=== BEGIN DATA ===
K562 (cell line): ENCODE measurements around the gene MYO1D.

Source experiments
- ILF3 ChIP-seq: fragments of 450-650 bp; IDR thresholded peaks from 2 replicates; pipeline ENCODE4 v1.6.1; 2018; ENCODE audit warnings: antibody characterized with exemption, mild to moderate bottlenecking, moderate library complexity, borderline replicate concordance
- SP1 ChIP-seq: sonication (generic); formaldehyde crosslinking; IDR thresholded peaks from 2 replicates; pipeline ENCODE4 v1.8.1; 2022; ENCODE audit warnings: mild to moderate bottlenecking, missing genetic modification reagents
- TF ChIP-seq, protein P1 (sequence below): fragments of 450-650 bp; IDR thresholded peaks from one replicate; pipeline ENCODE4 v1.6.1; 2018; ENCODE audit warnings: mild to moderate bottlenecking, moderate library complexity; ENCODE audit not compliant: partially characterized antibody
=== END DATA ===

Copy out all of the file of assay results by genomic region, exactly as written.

K562 (cell line): ENCODE measurements around the gene MYO1D.

Source experiments
- ILF3 ChIP-seq: fragments of 450-650 bp; IDR thresholded peaks from 2 replicates; pipeline ENCODE4 v1.6.1; 2018; ENCODE audit warnings: antibody characterized with exemption, mild to moderate bottlenecking, moderate library complexity, borderline replicate concordance
- SP1 ChIP-seq: sonication (generic); formaldehyde crosslinking; IDR thresholded peaks from 2 replicates; pipeline ENCODE4 v1.8.1; 2022; ENCODE audit warnings: mild to moderate bottlenecking, missing genetic modification reagents
- TF ChIP-seq, protein P1 (sequence below): fragments of 450-650 bp; IDR thresholded peaks from one replicate; pipeline ENCODE4 v1.6.1; 2018; ENCODE audit warnings: mild to moderate bottlenecking, moderate library complexity; ENCODE audit not compliant: partially characterized antibody